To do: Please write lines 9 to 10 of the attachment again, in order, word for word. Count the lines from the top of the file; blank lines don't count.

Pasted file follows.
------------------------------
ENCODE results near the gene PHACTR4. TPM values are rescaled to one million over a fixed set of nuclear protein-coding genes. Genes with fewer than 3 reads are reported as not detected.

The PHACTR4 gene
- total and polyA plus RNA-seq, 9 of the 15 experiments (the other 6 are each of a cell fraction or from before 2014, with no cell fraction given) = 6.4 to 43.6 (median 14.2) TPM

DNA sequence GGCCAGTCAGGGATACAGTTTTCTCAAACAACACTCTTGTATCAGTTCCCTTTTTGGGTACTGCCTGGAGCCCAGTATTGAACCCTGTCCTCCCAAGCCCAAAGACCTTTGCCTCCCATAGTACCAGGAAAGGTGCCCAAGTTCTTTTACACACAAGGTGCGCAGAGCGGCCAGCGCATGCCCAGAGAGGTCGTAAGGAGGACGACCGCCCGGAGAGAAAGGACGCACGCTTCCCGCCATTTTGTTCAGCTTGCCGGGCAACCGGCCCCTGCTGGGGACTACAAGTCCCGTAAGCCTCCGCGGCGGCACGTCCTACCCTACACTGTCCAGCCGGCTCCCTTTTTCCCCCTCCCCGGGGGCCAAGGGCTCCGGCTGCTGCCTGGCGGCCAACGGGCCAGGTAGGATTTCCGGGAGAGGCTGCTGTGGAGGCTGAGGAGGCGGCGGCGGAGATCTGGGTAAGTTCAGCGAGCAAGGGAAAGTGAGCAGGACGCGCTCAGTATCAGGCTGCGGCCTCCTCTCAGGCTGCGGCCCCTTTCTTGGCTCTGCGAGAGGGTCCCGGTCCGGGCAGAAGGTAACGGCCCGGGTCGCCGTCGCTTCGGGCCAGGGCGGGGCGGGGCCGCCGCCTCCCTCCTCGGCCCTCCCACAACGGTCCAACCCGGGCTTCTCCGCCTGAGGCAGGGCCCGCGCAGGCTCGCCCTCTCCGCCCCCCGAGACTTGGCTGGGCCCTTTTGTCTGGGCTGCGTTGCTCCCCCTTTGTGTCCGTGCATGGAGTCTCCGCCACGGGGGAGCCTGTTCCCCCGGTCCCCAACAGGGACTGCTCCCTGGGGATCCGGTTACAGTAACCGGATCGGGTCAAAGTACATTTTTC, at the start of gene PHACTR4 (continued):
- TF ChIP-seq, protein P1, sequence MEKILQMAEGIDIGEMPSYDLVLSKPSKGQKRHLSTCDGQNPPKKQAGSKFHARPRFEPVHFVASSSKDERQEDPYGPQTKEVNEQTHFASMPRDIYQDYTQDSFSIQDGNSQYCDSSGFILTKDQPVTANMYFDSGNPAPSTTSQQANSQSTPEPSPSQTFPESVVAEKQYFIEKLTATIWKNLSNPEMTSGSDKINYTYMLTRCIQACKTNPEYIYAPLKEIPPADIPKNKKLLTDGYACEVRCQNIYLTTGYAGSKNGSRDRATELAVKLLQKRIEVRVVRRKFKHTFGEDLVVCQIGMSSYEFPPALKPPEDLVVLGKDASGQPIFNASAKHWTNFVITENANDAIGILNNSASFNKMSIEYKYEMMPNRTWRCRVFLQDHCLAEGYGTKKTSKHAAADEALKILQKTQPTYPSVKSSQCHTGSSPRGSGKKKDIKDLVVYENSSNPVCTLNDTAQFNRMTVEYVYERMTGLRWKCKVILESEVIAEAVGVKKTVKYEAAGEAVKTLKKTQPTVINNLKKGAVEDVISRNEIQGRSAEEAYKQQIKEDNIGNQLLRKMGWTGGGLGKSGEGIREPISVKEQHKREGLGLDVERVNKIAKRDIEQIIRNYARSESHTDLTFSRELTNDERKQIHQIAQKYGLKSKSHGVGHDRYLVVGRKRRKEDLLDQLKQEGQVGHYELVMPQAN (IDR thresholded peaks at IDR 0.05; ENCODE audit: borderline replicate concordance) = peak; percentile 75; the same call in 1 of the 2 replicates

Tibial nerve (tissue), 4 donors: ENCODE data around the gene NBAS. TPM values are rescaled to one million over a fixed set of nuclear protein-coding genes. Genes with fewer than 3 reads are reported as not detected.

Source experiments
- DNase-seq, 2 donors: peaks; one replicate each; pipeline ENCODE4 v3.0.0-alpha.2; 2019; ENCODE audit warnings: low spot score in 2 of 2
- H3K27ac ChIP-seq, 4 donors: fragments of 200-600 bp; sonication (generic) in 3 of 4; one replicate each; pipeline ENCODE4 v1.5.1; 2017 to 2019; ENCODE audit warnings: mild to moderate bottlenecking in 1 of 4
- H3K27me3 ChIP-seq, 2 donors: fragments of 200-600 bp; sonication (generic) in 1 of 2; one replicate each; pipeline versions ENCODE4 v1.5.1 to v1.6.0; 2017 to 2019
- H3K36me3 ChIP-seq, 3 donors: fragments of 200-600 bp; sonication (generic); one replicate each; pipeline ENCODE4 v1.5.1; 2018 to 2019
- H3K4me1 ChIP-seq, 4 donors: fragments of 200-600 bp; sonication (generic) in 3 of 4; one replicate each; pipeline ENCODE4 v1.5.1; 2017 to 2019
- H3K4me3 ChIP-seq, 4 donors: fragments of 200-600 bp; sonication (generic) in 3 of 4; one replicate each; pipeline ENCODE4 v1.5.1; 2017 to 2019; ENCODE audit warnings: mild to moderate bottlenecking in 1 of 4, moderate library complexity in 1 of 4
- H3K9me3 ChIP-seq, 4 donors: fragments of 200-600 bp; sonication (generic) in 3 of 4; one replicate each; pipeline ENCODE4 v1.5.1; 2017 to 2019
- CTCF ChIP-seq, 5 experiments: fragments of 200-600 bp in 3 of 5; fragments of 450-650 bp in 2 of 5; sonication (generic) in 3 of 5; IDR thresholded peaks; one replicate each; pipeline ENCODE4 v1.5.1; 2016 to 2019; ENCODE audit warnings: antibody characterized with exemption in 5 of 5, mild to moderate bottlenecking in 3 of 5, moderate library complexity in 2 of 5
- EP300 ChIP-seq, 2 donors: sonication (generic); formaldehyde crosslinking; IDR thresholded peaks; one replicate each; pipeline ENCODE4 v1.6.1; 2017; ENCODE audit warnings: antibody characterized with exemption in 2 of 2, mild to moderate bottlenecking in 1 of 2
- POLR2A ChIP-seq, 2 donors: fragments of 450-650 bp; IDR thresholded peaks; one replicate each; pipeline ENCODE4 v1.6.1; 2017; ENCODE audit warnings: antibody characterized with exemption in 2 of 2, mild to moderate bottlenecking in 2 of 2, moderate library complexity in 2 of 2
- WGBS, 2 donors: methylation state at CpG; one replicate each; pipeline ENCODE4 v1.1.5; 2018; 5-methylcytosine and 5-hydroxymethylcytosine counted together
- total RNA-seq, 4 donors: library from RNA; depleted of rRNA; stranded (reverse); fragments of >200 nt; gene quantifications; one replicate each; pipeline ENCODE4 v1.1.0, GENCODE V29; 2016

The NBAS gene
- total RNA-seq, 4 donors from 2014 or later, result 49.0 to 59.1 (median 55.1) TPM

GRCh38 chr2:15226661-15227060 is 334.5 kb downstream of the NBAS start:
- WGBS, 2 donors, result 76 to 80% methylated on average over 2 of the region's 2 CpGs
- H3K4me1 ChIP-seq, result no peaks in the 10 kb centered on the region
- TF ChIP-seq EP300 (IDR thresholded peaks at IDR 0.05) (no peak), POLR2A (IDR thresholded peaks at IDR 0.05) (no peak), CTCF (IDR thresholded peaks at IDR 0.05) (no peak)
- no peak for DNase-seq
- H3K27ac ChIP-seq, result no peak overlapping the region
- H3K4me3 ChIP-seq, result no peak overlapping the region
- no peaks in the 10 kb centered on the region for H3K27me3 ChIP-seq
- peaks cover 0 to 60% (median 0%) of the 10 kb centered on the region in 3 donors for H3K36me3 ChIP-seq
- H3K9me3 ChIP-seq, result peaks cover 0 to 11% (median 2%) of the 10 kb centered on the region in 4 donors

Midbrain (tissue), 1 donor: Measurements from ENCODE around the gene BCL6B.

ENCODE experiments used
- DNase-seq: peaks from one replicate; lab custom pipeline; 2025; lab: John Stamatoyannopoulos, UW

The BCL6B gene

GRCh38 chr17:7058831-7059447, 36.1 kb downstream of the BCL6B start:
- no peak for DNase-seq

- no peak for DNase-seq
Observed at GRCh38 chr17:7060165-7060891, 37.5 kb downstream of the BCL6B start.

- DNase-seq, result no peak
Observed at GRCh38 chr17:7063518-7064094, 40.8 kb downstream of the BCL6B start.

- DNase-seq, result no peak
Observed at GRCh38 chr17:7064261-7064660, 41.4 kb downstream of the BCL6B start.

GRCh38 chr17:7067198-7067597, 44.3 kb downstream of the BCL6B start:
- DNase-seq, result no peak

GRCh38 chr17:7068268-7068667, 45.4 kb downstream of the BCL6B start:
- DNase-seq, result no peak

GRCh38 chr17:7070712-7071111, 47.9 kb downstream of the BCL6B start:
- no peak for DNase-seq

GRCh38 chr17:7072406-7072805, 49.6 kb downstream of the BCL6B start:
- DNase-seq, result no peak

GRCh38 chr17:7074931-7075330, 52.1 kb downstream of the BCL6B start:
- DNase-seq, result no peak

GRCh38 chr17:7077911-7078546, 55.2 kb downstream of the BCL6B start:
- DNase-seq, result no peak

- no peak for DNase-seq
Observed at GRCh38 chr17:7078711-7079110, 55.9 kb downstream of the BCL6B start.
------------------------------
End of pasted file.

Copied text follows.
- H3K27ac ChIP-seq, 4 donors: fragments of 200-600 bp; sonication (generic) in 3 of 4; one replicate each; pipeline ENCODE4 v1.5.1; 2017 to 2019; ENCODE audit warnings: mild to moderate bottlenecking in 1 of 4
- H3K27me3 ChIP-seq, 2 donors: fragments of 200-600 bp; sonication (generic) in 1 of 2; one replicate each; pipeline versions ENCODE4 v1.5.1 to v1.6.0; 2017 to 2019